3/28 Berkeley in the Sixties (Film)
Annotated Bibliographies will be due.
SM: Read Part 8 early and often!

4/2 & 4/4 SPRING REAK

4/9 Staples “Just Walk On By”

Essay #2 due today (comparison and contrast, first version)

4/11 Peer editing of essay #2
Read all of Part 4 in SM.

4116 King “Letter From Birmingham Jail”
SM: Ch 20, 21.

4/18 Darrow “Address to the Prisoners at Cook County Jail”
Discussion of active verbs and clear sentences.
Term: Nominalization.
SM: Ch 23

4/23 Mitford, “The Criminal Type”

First Version of Research Essay due today

4/25 Discussion/presentation of Service Learning projects.

4/30 Wolf, “Hunger: A Feminist Critique.”
Focus on Wolf’s use of abstraction and hidden verbal agency.
Look for nominalizations. What is the most vivid image in this piece?

5/2 Faludi, “The Wages of Backlash”

5/7 Sweet, Paglia, Greider on Date Rape.
Final Version of Research Essay Due Today.

5/9 Roiphe, Gaitskill, on Date Rape.
Essay #4 In class writing assessing the five essays on date rape.

5/14 Tori Amos, “Me and a Gun” and “Cruciff”; Gardner, “Tori Amos Keeps Her Head.”
Film: Thelma & Louise

5/16 Finish Thelma & Louise. Discussion.
Using symbolic details to tell stories.
Essay #4 due: Call to Arms or Persuasive Essay.

Final Exam May 23rd, 8:00 AM

Exam will cover terms and chapters assigned in St. Martins and will include an in-class essay based on our readings in Speculations.

What is community based writing?

CBW (Community based writing) involves a group of students working together to complete a writing project for a non-profit organization. These projects are required parts of their community service learning component in English composition courses. Typically, groups will include 4-5 writers who are working on these projects in lieu of a 3-5 page academic paper they would otherwise be writing. Each group of students will bring different skills and interests to their projects, so the specific tasks to be performed are agreed upon after they consult with a representative from the community agency.

Examples of successful community based writing projects include:

  • Interview(s) of clients and/or team members for inclusion in PR newsletters, publicity, and/or grants
  • Update or create resource lists.
  • Produce a newsletter.
  • Write drafts of or sections of grants (they will need more guidance on this).
  • Website enhancement (skills vary here)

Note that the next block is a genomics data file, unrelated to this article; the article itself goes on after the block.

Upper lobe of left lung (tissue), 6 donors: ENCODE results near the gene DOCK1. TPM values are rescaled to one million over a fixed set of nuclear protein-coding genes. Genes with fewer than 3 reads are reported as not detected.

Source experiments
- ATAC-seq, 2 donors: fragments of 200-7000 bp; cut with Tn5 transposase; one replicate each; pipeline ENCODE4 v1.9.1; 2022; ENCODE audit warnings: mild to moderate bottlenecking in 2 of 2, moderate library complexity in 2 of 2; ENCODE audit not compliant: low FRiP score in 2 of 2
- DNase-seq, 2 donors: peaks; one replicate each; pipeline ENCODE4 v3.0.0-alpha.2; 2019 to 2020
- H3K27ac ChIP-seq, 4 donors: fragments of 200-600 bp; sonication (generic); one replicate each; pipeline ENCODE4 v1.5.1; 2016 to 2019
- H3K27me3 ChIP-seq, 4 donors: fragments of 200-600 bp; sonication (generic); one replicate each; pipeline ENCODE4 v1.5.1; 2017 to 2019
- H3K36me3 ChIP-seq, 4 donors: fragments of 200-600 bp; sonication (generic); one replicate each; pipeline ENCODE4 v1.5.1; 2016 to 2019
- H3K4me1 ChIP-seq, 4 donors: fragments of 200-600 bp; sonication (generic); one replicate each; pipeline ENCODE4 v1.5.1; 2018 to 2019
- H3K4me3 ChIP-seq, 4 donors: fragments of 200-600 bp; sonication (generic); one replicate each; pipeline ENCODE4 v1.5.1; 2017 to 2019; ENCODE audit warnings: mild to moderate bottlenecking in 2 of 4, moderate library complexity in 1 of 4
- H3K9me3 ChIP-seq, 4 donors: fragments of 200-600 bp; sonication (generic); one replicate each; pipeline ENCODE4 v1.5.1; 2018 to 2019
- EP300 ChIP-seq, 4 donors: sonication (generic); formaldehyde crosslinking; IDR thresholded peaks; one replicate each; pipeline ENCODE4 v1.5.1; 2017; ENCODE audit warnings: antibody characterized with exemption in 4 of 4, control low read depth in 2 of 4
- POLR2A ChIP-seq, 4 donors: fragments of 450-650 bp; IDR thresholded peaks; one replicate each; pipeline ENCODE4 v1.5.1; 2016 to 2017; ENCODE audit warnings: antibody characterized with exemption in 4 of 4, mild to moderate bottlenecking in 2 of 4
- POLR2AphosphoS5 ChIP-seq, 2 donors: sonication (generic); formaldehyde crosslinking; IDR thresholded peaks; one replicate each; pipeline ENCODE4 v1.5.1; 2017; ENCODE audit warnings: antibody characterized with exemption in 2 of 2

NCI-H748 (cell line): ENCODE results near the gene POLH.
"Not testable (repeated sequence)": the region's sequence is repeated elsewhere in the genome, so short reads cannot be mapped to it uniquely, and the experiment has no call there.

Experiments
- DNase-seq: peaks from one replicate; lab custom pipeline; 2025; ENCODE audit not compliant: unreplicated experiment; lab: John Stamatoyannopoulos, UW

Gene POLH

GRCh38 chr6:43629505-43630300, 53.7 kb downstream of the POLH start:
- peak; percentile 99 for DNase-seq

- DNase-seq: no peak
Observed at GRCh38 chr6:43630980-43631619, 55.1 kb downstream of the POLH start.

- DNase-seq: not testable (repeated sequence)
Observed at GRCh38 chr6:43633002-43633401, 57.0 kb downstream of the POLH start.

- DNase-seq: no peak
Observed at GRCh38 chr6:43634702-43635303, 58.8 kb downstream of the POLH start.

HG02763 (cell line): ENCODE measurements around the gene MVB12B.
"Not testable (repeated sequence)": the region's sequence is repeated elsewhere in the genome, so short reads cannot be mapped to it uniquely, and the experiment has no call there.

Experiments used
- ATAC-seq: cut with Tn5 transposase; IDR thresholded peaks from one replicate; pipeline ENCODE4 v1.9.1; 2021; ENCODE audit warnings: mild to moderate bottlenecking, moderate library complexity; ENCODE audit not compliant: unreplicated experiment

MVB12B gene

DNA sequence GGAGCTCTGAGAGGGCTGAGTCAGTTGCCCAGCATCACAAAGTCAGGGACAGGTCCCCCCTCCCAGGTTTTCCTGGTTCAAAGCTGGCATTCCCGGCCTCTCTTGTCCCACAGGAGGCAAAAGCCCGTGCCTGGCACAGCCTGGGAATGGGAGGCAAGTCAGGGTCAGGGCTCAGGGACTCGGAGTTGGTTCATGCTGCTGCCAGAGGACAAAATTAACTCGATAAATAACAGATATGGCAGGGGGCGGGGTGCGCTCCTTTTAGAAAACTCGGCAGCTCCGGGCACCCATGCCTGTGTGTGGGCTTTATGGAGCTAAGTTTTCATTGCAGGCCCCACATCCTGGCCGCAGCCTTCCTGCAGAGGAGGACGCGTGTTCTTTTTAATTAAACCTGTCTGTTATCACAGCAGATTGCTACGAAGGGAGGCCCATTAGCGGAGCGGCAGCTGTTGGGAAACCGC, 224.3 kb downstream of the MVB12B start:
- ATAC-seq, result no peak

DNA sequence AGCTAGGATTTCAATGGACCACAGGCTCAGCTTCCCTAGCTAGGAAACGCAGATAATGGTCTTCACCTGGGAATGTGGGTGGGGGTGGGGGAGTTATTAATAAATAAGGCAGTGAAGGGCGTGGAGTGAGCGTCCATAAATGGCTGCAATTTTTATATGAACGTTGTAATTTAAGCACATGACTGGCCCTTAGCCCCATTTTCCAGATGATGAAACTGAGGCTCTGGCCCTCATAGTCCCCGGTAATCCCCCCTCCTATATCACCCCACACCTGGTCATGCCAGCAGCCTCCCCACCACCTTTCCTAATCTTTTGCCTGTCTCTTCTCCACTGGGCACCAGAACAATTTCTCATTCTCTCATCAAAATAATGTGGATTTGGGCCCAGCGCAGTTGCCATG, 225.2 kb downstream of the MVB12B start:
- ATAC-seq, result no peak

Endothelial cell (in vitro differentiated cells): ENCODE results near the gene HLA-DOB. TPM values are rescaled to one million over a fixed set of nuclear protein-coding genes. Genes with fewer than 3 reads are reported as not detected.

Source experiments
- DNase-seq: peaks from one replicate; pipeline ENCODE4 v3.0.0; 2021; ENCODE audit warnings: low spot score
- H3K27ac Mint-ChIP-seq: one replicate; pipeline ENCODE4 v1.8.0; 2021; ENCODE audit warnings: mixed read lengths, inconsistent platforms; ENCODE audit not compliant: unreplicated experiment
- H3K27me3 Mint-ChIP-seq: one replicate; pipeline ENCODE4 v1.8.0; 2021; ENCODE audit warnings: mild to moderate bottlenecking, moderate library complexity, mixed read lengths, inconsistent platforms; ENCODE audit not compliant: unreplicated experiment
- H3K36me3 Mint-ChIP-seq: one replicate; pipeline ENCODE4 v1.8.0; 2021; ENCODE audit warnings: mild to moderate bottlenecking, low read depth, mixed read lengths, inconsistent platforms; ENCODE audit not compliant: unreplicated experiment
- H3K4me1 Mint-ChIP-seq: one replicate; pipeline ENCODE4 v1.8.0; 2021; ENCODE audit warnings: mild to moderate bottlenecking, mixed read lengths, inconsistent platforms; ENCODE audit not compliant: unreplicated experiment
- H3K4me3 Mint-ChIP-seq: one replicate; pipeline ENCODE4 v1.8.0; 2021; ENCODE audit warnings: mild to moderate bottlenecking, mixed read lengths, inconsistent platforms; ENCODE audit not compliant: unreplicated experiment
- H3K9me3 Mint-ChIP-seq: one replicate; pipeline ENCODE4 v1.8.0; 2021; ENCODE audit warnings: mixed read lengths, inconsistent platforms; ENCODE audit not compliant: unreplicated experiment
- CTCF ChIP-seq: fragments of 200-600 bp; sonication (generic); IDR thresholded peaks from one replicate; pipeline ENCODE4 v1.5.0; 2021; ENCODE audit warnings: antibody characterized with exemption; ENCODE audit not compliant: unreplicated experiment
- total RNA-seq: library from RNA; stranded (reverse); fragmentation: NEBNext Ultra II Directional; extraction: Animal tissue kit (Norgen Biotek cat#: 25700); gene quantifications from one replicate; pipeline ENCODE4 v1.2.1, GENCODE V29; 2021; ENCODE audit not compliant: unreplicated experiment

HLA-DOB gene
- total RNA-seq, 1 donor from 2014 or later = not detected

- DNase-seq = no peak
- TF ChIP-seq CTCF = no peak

• Update or creation of needed organizational materials (Brochures, handouts, training materials).
  • Other projects as defined by the organization and approved by the instructor.In completing these projects, students will work with a representative from the Community Partner. The projects will also be evaluated by the composition instructor.

What we ask of our community partners:

  • Orientation. Meet with students to provide a brief training/orientation to the mission of the agency.
  • Project. Define a project that may be completed in 4 6 weeks. Provide needed support to students as they complete the project.
  • Communication. Keep in touch with the instructor about the project’s progress.
  • Research ideas. Brainstorm with the students and/or provide a list of possible research topics in your field. Many of our students are inspired by their work in the community and would like to tailor to community needs the research projects they are undertaking in the composition course.

Goals of the Program:

  • Foster in students an engaged concern with community needs.
  • Empower students to produce writing that makes a difference in the world.
  • Develop important skills in collaboration, project design and planning.
  • Provide community partners with an opportunity to connect with students at SSU, orient them to their agencies’ missions and to share with them their experience and knowledge about community needs.
  • Provide community partners with thoughtfully produced written materials.
  • Encourage research into community based issues.

Contact information for Community Partners:

United Against Sexual Assault:
Jessica Prosch
Prevention Education Coordinator
Phone: 545 7270
Email: info {at} uasa.sonoma(.)org

Junior Achievement:
Susan Wandling
Education Manager
Phone: 546 2578
Email: jasrprograms {at} callatg(.)com

Family Connection:
Kathy Tonkovich
Executive Director
Phone: 579 3630
Email: familyconnection {at} pon(.)net

St. Josephs Community Health
Dory Magasis Escobar
Directory of Healthy Communities
Phone: 547 2289
Email: descobar {at} srin.stjoe(.)org

Sierra Youth Club
Carolee Watts
Garden Manager
Phone: 537 6306
Darlene Lewis
Email: DLEWIS1@sonoma
Phone: 707 537 6306

School: Sonoma State University
Professor: Tim Wandling